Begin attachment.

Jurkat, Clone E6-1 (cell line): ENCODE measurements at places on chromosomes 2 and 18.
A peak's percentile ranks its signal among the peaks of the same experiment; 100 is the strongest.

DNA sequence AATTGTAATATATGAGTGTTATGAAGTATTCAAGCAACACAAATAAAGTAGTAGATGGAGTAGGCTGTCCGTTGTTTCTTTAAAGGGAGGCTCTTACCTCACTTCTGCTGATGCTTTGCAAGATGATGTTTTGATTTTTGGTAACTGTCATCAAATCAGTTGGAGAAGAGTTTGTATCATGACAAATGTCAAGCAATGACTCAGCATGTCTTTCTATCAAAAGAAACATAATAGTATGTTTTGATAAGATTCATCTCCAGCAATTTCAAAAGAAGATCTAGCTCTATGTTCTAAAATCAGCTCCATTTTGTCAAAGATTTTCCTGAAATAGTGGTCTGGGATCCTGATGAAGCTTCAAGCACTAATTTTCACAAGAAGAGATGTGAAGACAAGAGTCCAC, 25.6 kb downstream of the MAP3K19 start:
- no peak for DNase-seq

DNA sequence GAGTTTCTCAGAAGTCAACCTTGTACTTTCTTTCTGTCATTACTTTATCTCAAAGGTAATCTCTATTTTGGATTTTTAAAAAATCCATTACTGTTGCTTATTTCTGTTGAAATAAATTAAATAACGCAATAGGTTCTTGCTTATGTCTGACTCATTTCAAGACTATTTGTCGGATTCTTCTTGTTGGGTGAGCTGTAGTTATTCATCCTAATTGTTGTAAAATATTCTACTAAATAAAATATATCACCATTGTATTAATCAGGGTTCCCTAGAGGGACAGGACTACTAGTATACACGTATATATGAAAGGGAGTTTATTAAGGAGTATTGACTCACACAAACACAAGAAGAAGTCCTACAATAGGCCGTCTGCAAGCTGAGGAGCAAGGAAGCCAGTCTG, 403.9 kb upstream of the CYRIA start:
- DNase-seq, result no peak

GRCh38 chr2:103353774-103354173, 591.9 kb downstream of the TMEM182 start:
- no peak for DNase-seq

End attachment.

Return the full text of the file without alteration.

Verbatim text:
Jurkat, Clone E6-1 (cell line): ENCODE measurements at places on chromosomes 2 and 18.
A peak's percentile ranks its signal among the peaks of the same experiment; 100 is the strongest.

DNA sequence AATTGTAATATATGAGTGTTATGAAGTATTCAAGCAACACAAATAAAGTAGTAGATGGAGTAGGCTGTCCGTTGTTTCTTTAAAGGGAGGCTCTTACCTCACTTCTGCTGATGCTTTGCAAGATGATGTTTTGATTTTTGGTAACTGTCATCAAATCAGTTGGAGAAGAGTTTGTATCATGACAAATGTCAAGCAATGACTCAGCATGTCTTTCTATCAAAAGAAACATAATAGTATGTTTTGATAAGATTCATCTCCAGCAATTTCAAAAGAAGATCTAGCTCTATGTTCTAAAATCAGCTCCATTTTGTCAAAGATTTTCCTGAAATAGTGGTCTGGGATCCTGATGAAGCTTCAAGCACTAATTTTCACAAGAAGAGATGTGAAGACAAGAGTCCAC, 25.6 kb downstream of the MAP3K19 start:
- no peak for DNase-seq

DNA sequence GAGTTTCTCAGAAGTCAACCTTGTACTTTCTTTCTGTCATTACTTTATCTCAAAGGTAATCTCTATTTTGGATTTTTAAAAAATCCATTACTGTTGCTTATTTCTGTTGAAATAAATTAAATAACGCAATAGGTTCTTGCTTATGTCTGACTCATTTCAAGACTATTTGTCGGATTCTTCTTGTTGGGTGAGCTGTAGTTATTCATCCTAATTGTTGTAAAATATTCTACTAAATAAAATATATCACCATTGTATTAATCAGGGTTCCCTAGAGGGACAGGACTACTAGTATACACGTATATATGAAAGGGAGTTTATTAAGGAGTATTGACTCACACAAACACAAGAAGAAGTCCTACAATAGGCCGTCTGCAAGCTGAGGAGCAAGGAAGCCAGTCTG, 403.9 kb upstream of the CYRIA start:
- DNase-seq, result no peak

GRCh38 chr2:103353774-103354173, 591.9 kb downstream of the TMEM182 start:
- no peak for DNase-seq